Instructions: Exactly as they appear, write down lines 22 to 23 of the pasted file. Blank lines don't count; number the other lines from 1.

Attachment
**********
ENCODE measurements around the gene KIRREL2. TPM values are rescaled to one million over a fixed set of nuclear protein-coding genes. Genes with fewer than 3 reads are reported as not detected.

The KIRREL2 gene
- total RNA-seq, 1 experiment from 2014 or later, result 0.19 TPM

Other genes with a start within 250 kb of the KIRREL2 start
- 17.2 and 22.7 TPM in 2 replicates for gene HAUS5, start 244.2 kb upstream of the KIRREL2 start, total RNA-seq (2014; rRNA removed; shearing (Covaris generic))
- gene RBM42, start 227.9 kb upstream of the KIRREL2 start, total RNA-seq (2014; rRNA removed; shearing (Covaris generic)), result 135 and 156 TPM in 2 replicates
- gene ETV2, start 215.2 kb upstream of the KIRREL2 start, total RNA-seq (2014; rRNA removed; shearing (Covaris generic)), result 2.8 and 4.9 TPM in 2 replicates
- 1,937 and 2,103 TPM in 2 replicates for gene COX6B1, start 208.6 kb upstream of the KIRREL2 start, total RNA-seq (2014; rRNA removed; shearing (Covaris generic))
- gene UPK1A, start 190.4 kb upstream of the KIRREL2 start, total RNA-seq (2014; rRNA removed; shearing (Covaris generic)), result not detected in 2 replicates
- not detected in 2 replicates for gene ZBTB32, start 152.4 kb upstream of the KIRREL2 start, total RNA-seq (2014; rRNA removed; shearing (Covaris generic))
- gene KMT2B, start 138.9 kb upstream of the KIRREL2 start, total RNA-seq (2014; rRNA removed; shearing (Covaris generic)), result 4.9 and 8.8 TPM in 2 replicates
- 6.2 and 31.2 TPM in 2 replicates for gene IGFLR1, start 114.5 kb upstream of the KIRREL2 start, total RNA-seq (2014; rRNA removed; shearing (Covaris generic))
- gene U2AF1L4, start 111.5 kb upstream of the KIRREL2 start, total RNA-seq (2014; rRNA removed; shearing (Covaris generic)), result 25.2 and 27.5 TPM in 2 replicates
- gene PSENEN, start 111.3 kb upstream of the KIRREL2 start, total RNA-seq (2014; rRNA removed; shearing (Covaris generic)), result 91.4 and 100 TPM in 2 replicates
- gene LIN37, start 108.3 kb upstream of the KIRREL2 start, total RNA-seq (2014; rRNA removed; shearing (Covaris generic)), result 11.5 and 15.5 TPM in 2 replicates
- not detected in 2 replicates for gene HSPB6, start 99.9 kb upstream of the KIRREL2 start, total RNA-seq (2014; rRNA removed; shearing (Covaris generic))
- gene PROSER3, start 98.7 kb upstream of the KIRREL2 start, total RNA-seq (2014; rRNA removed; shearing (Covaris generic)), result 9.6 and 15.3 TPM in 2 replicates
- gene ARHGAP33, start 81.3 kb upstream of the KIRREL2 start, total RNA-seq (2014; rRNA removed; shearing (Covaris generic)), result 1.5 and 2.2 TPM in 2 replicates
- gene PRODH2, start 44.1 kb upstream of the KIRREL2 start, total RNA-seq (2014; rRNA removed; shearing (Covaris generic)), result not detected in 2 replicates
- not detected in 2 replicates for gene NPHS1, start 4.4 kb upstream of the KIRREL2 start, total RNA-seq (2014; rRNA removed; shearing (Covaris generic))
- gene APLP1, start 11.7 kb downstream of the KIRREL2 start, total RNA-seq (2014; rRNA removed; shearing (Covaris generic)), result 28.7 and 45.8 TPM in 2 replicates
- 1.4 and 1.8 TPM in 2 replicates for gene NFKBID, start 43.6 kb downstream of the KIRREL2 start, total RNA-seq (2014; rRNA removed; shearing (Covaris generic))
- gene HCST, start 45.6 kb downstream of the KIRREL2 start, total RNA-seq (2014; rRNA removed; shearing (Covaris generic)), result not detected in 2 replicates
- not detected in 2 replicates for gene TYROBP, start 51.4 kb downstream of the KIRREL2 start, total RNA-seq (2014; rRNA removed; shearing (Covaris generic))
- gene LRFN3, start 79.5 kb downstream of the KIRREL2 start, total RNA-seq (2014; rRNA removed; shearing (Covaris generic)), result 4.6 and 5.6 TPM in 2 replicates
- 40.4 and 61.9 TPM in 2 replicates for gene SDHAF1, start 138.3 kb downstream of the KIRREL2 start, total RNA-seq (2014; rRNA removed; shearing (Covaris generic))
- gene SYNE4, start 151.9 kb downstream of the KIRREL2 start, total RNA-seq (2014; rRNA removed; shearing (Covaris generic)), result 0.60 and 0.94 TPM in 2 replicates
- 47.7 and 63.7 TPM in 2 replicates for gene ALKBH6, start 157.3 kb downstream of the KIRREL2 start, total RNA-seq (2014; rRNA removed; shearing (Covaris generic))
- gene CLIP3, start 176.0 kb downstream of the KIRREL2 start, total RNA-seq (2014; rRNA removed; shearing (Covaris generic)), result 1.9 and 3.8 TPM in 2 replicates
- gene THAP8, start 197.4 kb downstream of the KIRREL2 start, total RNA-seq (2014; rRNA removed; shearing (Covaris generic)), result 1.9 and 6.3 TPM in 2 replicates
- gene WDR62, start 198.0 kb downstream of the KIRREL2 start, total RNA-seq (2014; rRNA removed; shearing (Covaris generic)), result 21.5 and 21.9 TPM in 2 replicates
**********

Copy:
- 1.4 and 1.8 TPM in 2 replicates for gene NFKBID, start 43.6 kb downstream of the KIRREL2 start, total RNA-seq (2014; rRNA removed; shearing (Covaris generic))
- gene HCST, start 45.6 kb downstream of the KIRREL2 start, total RNA-seq (2014; rRNA removed; shearing (Covaris generic)), result not detected in 2 replicates